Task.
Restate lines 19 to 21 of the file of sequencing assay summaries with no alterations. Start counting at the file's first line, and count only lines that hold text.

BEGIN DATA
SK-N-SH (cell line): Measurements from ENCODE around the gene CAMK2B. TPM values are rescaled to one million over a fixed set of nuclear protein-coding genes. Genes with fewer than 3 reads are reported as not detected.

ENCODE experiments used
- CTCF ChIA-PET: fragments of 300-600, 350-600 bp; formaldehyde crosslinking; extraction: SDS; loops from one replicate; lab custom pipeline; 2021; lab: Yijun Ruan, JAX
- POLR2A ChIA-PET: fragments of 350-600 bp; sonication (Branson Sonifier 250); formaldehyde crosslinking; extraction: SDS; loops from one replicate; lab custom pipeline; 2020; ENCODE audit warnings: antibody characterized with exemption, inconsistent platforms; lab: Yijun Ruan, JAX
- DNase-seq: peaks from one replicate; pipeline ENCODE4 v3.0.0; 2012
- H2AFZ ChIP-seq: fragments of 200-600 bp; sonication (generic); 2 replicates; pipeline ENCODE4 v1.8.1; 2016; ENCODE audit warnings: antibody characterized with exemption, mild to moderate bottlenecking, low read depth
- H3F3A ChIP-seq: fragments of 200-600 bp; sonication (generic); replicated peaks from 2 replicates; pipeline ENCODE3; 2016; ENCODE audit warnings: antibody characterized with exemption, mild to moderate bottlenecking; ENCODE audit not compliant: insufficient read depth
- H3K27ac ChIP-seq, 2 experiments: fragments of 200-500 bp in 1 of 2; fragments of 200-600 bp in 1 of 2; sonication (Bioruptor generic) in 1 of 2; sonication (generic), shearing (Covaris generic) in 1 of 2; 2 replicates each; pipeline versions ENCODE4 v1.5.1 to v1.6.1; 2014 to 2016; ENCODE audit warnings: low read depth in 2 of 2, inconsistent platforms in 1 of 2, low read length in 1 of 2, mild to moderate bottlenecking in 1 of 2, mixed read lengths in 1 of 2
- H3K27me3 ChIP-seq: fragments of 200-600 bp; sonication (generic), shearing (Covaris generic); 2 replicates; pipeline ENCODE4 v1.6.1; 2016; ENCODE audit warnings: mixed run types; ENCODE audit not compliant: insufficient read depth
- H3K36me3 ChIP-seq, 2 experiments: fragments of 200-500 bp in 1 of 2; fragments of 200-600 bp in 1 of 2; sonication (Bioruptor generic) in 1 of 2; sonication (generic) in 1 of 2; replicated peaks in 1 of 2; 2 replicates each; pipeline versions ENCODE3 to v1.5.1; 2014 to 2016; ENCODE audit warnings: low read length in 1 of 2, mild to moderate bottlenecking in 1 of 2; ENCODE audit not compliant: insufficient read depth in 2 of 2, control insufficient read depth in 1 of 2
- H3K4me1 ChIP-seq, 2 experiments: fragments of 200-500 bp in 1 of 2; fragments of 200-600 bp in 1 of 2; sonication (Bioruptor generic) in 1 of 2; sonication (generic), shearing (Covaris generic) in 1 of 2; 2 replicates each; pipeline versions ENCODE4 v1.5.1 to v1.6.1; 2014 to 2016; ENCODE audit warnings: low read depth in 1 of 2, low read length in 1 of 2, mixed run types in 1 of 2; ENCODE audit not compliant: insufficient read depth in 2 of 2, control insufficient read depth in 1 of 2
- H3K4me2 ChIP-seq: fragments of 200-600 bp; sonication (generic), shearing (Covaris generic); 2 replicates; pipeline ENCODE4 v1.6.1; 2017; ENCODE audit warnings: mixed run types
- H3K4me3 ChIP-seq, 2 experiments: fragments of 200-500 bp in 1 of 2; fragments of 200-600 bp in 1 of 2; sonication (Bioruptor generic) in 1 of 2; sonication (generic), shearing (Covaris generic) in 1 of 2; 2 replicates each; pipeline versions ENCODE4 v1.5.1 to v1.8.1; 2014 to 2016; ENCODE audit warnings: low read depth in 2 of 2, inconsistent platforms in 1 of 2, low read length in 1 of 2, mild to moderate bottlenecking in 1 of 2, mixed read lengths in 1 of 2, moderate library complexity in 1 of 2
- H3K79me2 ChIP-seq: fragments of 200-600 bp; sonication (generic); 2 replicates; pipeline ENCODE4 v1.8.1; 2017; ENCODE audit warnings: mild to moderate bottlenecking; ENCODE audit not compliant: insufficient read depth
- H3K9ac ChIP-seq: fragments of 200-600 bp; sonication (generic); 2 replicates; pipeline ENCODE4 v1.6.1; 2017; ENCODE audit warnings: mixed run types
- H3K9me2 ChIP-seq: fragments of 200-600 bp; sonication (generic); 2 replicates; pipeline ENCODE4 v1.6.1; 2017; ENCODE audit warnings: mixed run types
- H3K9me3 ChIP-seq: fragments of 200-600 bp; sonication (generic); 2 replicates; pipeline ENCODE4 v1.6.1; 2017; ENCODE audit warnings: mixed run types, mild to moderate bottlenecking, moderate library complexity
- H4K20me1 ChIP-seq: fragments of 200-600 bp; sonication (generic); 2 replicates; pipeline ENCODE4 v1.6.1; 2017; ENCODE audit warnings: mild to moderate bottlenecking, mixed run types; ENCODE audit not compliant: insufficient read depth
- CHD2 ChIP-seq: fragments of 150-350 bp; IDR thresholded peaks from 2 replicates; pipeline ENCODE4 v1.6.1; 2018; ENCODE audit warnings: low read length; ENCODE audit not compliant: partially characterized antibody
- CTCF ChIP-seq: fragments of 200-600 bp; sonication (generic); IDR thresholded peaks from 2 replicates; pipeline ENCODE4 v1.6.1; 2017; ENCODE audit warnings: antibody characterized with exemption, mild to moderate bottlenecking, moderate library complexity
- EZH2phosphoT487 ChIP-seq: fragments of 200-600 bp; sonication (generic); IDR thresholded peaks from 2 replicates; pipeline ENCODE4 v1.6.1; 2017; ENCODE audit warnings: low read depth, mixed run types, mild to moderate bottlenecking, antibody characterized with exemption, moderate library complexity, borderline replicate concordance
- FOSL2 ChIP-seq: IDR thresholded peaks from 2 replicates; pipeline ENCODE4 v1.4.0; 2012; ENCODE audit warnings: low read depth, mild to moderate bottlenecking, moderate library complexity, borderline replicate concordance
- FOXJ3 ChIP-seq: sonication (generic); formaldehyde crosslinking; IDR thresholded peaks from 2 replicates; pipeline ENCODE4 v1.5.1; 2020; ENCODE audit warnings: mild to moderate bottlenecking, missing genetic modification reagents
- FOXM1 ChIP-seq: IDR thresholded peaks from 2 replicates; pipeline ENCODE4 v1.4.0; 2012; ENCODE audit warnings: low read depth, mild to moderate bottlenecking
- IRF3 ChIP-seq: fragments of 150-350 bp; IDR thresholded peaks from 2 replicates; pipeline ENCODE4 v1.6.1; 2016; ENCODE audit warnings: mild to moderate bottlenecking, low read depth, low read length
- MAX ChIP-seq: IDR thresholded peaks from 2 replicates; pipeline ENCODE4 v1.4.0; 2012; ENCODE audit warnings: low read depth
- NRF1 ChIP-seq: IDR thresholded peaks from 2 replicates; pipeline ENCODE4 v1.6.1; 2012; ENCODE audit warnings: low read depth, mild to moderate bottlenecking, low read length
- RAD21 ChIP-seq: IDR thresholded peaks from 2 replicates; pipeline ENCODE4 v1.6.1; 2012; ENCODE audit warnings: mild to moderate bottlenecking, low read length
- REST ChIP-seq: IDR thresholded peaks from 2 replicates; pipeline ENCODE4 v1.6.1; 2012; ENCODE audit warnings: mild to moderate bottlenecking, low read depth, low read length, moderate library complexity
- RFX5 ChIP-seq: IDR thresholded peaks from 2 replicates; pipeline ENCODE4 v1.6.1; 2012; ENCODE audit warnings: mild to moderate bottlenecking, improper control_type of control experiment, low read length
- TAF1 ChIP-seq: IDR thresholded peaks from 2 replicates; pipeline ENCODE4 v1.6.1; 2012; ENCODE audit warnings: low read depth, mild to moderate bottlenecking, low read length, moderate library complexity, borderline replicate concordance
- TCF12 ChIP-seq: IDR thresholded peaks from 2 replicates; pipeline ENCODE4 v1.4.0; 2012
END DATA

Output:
- CHD2 ChIP-seq: fragments of 150-350 bp; IDR thresholded peaks from 2 replicates; pipeline ENCODE4 v1.6.1; 2018; ENCODE audit warnings: low read length; ENCODE audit not compliant: partially characterized antibody
- CTCF ChIP-seq: fragments of 200-600 bp; sonication (generic); IDR thresholded peaks from 2 replicates; pipeline ENCODE4 v1.6.1; 2017; ENCODE audit warnings: antibody characterized with exemption, mild to moderate bottlenecking, moderate library complexity
- EZH2phosphoT487 ChIP-seq: fragments of 200-600 bp; sonication (generic); IDR thresholded peaks from 2 replicates; pipeline ENCODE4 v1.6.1; 2017; ENCODE audit warnings: low read depth, mixed run types, mild to moderate bottlenecking, antibody characterized with exemption, moderate library complexity, borderline replicate concordance